Release Number 8826-23
Binance Former Chief Compliance Officer, Samuel Lim, Agrees to Pay $1.5 Million for Willfully Evading U.S. Law, and Aiding and Abetting the Illegal Operation of a Digital Asset Derivatives Exchange, and Other Violations
November 21, 2023
Washington, D.C. — The Commodity Futures Trading Commission today announced former Binance Chief Compliance Officer, Samuel Lim, agreed to a proposed consent order for permanent injunction, civil monetary penalty, and equitable relief that, if entered by the U.S. District Court for the Northern District of Illinois, will resolve all charges the CFTC brought against Lim for violating the Commodity Exchange Act (CEA) and willfully aiding and abetting Binance’s numerous violations of the CEA as detailed in the CFTC filing against Binance today. [See CFTC Press Release No. 8825-23]
The proposed consent order requires Lim to pay a $1.5 million civil monetary penalty.
In addition, it permanently prohibits Lim from willfully evading the CEA. The Consent Order also permanently prohibits Lim from, directly or indirectly, acting as an unregistered futures commission merchant (FCM); operating an illegal digital asset derivatives exchange; and failing to have adequate know-your-customer compliance controls among other illegal activities described in the proposed order.
The proposed settlement and remedies are subject to court approval. The CFTC submitted the proposed consent order to U.S. District Judge Manish Shah today for review.
“We take seriously the role corporate gatekeepers play in maintaining integrity in the markets we regulate, including digital asset markets,” said CFTC’s Director of Enforcement Ian McGinley. “Chief compliance officers should take note of today’s proposed order: If your compliance program is merely ‘for show’ and is intentionally ineffective, the CFTC will hold you accountable for facilitating illegal conduct.”
“The CFTC’s action and proposed resolutions reflect the hard work and dedication of the Division of Enforcement staff who looked beyond the company’s touting of its internal controls and claims of having no customers in the United States to reveal that it was all window dressing, and instead of having a robust compliance system, its CEO and CCO promoted ‘workarounds’ and ‘creative means’ to willfully evade the U.S. derivatives laws,” said Gretchen Lowe, CFTC’s Enforcement Division Principal Deputy Director and Chief Counsel.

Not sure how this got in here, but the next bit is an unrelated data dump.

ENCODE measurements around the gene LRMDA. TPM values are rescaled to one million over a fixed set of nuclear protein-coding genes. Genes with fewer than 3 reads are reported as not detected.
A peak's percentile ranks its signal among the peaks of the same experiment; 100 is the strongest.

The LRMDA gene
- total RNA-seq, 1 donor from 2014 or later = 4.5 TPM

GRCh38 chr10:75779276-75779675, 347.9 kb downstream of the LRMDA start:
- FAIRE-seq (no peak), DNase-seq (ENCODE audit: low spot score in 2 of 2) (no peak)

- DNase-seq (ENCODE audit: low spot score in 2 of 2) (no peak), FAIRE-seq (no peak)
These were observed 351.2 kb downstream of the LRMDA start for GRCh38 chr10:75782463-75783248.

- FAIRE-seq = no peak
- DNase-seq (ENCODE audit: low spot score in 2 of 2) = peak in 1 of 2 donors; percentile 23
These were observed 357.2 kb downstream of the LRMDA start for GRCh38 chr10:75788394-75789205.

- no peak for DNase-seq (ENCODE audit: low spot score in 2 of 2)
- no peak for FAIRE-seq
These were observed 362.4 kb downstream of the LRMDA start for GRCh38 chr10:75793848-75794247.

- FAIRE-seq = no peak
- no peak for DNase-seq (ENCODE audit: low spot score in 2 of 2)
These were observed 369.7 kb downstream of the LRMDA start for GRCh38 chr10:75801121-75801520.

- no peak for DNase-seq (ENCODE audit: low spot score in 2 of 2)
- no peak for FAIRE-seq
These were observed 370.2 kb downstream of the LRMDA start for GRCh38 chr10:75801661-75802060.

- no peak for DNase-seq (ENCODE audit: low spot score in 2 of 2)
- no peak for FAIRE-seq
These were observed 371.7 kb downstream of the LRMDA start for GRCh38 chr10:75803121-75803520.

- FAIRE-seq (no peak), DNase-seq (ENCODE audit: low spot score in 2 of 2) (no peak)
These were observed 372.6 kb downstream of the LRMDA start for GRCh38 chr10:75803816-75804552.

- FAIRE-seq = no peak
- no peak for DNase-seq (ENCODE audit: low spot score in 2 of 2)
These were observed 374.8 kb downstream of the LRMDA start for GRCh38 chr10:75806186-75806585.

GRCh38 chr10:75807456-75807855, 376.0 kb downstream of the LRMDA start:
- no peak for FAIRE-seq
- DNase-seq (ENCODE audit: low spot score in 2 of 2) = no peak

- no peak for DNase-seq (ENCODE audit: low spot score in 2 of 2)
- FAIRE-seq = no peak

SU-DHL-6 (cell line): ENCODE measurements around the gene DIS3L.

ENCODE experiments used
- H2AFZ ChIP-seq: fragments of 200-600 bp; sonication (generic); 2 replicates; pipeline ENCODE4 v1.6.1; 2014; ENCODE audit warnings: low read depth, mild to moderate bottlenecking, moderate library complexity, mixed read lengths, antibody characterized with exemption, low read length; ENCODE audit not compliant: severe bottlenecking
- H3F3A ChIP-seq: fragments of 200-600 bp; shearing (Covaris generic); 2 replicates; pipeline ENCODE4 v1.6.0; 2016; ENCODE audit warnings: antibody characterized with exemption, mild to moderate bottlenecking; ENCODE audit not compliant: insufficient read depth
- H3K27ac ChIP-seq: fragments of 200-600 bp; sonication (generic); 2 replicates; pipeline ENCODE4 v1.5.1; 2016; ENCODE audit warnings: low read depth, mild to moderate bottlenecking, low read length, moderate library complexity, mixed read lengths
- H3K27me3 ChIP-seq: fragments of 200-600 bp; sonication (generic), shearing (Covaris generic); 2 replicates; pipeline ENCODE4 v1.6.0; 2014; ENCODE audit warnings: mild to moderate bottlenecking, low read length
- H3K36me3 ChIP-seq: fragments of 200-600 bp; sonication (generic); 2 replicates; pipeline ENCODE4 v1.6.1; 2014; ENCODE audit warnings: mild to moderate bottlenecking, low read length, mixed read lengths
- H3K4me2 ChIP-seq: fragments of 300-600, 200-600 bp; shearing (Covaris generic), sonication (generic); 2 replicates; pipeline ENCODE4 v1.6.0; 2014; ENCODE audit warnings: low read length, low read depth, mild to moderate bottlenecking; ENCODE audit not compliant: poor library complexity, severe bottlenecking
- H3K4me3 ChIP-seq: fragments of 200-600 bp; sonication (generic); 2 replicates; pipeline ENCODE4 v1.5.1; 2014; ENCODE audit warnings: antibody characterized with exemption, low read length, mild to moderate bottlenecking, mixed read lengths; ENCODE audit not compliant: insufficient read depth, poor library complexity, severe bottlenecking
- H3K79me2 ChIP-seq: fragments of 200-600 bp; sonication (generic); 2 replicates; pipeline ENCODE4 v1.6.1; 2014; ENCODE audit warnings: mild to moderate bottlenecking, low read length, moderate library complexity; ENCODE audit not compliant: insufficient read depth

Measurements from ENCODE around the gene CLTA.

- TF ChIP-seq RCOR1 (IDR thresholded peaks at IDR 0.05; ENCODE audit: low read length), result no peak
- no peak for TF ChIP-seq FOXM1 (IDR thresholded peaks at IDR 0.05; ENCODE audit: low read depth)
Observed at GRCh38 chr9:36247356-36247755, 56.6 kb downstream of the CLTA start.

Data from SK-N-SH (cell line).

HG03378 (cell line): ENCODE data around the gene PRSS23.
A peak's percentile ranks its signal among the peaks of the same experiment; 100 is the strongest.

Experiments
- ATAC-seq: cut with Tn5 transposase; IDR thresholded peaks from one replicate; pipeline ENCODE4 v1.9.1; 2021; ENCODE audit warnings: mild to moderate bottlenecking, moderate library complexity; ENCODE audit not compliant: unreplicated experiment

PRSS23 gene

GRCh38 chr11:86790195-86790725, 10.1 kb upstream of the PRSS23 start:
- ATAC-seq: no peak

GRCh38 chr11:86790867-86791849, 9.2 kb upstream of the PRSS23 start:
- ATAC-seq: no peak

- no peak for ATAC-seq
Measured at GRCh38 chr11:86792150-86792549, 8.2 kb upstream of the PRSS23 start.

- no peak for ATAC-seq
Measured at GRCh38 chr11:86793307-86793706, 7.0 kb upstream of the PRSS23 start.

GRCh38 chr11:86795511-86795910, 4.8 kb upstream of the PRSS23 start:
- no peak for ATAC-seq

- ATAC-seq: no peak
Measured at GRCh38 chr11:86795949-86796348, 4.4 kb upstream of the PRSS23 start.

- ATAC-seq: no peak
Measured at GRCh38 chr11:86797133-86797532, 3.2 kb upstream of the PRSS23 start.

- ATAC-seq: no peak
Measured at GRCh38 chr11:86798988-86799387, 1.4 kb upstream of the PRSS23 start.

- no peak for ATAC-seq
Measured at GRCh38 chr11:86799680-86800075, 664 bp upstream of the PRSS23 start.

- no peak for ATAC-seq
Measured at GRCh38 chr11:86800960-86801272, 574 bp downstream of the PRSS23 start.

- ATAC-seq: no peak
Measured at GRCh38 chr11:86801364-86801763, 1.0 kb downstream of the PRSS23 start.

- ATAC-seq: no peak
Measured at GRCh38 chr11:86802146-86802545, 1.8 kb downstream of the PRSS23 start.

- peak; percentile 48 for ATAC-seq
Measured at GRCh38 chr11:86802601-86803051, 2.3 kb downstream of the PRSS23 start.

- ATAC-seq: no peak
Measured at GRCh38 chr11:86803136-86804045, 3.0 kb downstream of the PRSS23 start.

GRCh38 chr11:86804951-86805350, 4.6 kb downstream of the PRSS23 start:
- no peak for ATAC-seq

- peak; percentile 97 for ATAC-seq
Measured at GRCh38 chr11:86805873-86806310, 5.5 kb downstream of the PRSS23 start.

The proposed order stems from the CFTC complaint filed March 27, against numerous Binance-affiliated defendants including Lim. [See CFTC Press Release No. 8680-23] The proposed order states Lim directly violated CFTC Regulation 1.6, based in part on Lim’s role in undermining Binance’s internal control environment in connection with the company’s strategic effort to retain lucrative U.S.-based customers, despite Lim’s awareness such conduct subjected he and Binance to U.S. regulation.
The proposed order further finds Lim aided and abetted Binance’s numerous violations of the CEA, including its illegal offering and execution of commodity derivatives transactions to and for U.S. customers, and accepting funds from those customers, who for most of the relevant period were not required to provide any identity-verifying information before trading on the platform. It also provides Lim aided and abetted Binance’s many supervisory failures, which violated CFTC Regulation 166.3, including Binance’s corporate practice of communicating about illegal conduct using applications that would be set to automatically destroy evidence of such communications.
Customers and other individuals can report suspicious activities or information, such as possible violations of commodity trading laws, to the Division of Enforcement via a toll-free hotline 866-FON-CFTC (866-366-2382) or file a tip or complaint online or contact the Whistleblower Office. Whistleblowers may be eligible to receive between 10 and 30 percent of the monetary sanctions collected, paid from the CFTC Customer Protection Fund financed through monetary sanctions paid to the CFTC by violators of the CEA.